New Exhibition Spotlights David Webb’s Collaboration With Doris Duke

Jeweler David Webb and tobacco heiress Doris Duke were famous and frequent collaborators.

“Doris Duke often visited the David Webb boutique in New York and would bring various gemstones for the house to create fresh and inspiring designs,” says Mark Emanuel, co-owner of David Webb. “Doris Duke holds a treasured place within the world of David Webb.”

All in all, the iconic jeweler created roughly 10 pieces for the philanthropist, who was something of a style icon in her day. Each design began with a detailed sketch—several of which will be featured in an upcoming exhibition that pairs two of Duke’s great loves: jewelry and architecture.

Designing for Doris: David Webb Jewelry and Newport’s Architectural Gems, a collaboration between David Webb and the Newport Restoration Foundation (NRF) in Newport, R.I., will run from April 5 to Nov. 11 at Rough Point, the oceanfront estate of Doris Duke, which is owned and currently operated as a museum by NRF.

David Webb Doris Duke blue necklace
A sketch of a necklace David Webb made for Doris Duke

David Webb Doris Duke emerald earrings
Custom emerald and diamond earrings David Webb made for Doris Duke

David Webb Doris Duke diamond brooch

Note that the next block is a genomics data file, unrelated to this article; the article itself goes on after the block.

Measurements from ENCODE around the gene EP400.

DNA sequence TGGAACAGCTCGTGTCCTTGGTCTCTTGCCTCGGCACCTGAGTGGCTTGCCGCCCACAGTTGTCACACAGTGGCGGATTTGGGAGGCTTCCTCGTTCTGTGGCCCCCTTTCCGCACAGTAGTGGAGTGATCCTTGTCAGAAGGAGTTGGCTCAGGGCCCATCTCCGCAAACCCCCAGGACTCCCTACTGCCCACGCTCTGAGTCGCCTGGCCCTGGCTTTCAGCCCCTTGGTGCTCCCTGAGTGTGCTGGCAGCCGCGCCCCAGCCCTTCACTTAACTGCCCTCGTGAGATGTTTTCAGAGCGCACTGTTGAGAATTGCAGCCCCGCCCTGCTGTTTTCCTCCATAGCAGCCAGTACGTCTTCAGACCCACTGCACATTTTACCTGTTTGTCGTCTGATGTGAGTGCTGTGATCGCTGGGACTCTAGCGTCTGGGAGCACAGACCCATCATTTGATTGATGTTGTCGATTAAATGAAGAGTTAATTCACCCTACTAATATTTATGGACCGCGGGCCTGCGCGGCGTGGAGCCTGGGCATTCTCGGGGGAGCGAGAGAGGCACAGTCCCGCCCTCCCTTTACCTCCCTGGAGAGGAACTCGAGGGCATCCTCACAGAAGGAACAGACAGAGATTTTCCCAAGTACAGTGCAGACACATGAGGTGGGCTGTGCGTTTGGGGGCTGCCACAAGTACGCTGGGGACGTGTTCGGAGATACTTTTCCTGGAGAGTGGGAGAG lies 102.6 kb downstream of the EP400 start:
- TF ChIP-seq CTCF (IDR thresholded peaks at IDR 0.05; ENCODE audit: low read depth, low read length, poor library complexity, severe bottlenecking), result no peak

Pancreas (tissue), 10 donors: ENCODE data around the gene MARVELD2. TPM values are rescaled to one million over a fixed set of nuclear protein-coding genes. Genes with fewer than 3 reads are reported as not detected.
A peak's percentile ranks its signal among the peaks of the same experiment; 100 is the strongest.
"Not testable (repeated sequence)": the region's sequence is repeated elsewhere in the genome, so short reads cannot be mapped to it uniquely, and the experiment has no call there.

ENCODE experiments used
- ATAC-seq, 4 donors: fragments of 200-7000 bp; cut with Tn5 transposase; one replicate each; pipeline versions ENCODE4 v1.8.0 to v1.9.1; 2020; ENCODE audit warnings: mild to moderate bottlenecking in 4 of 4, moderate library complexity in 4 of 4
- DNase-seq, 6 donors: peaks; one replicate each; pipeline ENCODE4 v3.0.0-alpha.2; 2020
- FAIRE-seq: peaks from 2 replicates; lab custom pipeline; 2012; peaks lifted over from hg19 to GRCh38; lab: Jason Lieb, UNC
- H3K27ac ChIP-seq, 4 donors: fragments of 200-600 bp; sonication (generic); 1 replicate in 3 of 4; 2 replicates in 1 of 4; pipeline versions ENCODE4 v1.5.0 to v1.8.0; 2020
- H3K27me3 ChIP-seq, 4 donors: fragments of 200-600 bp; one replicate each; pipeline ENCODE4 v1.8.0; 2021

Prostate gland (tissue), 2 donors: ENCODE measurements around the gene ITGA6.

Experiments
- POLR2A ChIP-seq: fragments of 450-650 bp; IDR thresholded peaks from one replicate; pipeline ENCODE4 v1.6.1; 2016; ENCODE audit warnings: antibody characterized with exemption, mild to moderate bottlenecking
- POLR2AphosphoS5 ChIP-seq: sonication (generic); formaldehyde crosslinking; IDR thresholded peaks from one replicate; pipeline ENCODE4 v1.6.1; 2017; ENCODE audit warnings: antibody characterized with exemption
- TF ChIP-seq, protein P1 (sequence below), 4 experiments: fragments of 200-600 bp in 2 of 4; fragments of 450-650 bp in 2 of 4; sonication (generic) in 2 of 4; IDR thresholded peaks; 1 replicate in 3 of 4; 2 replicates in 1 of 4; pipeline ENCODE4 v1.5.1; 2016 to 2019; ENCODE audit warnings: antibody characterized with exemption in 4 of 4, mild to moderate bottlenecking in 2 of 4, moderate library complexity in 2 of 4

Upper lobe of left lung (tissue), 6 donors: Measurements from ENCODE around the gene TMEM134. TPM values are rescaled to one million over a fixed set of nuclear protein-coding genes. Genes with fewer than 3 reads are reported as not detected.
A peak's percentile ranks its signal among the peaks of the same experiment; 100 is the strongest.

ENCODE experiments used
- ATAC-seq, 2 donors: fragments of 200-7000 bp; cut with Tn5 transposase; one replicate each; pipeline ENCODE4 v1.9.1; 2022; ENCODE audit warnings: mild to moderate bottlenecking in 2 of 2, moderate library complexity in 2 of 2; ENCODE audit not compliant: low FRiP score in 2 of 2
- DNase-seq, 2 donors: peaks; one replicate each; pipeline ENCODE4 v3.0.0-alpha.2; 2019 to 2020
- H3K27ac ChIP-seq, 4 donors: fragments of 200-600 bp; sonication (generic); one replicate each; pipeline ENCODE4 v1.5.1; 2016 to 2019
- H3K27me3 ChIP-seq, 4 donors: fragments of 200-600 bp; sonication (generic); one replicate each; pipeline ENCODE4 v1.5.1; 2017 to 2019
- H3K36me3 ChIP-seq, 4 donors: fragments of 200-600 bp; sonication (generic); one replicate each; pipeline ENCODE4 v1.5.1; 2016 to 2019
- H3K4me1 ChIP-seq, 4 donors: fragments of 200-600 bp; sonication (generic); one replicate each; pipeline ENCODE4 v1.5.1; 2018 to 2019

A sketch for a piece for Duke by David Webb

The exhibit will highlight the parallels present in the architectural plans and jewelry sketches Duke commissioned. Thirty drawings, several pieces of David Webb jewelry, and related artifacts will occupy a single jewel box gallery.

“The exhibition came about through the fortunate meeting of Prema O’Grady, David Webb’s general manager, and Margot Nishimura, director of museums for the Newport Restoration Foundation,” says Emanuel. “The two met last summer during a David Webb trunk show in Newport. Doris Duke was a cherished figure in the history of David Webb, so a collaborative exhibition at Rough Point…was a natural fit.”

Nishimura, in a prepared statement, said, “These are beautiful drawings that are not often thought of as such because of their utilitarian origins…. But if you take the time to look closely, you begin to appreciate these drawings both for what they can tell us about the close personal role Doris Duke played in the work she commissioned and for the inherent beauty of the skillfully manipulated line, whatever the application.”

Emanuel adds that Webb and Duke’s “deeply personal collaboration” allowed them to “meld his iconic design sensibility and jewelry expertise with her singular style, and with the exceptional stones she inherited. The result was jewelry she cherished for the rest of her life, and which lives on in this marvelous exhibition.”

Top: A sketch of a custom earring design David Webb created for Doris Duke (all photos and sketches courtesy of David Webb)

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